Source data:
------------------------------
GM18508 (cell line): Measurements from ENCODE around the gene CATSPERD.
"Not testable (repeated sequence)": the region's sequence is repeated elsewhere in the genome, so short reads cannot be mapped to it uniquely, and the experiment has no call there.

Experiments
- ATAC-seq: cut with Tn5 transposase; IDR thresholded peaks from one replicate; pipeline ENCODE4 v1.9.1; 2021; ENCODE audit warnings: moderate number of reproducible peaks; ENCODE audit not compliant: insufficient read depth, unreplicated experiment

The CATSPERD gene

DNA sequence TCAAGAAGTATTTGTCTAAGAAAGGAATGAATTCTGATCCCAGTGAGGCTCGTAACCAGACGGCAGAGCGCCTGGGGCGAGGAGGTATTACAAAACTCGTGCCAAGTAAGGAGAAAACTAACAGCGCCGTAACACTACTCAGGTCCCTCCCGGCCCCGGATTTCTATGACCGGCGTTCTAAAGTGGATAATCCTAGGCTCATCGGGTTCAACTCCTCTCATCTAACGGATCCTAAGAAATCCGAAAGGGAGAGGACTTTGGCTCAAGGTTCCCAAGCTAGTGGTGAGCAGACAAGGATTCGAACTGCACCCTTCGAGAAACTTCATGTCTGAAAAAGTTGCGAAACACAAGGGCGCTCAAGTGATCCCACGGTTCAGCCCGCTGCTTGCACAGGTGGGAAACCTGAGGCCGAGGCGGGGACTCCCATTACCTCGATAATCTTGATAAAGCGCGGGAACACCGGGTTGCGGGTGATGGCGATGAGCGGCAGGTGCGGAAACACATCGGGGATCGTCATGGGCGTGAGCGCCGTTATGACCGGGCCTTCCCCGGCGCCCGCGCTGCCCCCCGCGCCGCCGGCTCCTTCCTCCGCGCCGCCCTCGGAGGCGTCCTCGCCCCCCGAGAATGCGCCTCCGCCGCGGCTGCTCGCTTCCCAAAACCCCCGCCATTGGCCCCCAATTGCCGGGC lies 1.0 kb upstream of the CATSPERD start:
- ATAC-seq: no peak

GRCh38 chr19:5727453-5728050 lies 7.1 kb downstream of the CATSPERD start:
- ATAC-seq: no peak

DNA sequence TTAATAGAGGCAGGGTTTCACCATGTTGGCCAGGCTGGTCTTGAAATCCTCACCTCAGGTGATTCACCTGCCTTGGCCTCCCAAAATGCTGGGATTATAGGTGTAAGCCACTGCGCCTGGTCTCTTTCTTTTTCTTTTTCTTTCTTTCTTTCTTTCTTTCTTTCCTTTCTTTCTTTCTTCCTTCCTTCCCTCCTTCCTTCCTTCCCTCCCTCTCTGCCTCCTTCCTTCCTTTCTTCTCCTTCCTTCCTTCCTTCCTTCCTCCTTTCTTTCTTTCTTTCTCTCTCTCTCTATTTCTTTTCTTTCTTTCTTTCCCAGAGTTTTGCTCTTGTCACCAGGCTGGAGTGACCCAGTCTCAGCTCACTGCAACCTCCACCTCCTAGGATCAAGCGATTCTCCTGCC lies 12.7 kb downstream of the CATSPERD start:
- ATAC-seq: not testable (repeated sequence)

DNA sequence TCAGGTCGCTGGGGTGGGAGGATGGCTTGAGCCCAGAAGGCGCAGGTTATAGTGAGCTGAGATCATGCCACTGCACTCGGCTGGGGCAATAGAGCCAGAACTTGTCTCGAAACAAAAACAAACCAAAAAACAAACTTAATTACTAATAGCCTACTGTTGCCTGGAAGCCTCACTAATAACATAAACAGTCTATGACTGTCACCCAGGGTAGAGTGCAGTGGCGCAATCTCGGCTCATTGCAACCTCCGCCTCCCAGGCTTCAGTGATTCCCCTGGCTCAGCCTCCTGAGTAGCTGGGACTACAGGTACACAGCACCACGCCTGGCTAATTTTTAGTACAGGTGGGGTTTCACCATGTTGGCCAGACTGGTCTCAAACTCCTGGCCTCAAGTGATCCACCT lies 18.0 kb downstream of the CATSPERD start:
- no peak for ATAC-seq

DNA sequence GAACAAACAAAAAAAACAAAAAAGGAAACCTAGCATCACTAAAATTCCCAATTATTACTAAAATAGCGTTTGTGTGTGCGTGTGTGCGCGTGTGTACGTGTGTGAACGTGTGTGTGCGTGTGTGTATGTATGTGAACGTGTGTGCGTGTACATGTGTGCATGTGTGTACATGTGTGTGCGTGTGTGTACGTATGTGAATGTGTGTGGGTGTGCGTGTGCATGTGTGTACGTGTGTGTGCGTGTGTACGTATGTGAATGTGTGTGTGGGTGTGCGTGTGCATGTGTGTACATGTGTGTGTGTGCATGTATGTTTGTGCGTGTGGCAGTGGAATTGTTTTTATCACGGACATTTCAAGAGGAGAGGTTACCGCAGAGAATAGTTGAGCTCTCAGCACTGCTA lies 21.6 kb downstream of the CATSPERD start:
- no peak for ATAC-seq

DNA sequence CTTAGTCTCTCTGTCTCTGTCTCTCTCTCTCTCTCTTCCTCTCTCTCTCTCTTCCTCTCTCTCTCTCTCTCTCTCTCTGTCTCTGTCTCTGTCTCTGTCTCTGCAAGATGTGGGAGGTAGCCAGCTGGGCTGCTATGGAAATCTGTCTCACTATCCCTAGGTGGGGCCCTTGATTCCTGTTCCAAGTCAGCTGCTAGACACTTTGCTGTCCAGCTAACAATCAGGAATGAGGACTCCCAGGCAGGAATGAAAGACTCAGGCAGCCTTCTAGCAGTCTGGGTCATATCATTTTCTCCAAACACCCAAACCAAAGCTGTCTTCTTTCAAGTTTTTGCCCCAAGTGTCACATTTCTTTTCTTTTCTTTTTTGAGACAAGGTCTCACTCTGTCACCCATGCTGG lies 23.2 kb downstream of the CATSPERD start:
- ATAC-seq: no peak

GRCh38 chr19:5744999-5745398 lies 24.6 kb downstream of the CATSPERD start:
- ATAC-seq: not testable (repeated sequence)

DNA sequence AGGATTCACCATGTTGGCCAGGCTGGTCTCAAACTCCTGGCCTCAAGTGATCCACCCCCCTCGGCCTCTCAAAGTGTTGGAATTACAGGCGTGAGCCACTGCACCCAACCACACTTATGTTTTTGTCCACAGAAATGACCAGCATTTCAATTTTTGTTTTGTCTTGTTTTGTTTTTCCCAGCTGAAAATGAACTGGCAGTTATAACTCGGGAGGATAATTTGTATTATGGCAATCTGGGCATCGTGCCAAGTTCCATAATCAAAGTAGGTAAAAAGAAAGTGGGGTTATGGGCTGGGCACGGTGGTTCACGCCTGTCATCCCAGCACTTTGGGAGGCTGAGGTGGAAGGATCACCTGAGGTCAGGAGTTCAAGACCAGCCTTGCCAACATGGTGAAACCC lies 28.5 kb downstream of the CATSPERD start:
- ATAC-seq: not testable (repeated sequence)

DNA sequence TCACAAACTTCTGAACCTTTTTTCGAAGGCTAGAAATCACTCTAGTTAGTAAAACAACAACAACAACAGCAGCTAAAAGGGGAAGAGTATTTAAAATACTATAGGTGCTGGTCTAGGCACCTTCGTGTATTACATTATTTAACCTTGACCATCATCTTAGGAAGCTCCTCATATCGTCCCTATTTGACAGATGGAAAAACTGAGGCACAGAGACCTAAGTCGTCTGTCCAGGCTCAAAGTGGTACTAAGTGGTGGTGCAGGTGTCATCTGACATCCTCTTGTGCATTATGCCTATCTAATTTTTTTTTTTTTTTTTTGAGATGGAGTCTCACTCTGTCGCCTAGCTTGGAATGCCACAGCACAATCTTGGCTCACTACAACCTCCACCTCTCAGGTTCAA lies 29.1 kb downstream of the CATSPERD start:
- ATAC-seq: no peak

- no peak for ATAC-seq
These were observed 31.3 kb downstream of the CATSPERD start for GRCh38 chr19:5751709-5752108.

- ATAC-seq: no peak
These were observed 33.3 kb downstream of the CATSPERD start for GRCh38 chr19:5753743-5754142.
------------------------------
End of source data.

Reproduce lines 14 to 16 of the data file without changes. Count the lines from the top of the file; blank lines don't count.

DNA sequence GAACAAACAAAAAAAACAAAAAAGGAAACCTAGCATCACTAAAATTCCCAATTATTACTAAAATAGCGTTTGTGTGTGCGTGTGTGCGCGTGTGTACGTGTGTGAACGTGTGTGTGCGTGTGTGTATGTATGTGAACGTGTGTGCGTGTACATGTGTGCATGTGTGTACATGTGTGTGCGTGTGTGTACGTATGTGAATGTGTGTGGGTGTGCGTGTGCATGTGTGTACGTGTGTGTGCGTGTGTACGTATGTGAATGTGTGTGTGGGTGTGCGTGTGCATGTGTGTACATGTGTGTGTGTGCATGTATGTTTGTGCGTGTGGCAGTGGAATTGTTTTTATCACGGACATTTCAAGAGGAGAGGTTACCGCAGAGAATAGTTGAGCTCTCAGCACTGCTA lies 21.6 kb downstream of the CATSPERD start:
- no peak for ATAC-seq

DNA sequence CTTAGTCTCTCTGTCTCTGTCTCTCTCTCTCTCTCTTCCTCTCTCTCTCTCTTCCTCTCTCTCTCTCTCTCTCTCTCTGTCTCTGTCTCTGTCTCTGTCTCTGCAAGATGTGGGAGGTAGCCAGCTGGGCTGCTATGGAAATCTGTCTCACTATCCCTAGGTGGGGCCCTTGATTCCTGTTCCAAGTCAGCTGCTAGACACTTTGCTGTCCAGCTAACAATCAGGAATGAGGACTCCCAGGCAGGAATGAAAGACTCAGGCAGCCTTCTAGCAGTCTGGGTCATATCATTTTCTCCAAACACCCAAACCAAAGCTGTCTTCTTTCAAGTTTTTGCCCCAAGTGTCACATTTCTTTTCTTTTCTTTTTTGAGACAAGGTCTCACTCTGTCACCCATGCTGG lies 23.2 kb downstream of the CATSPERD start: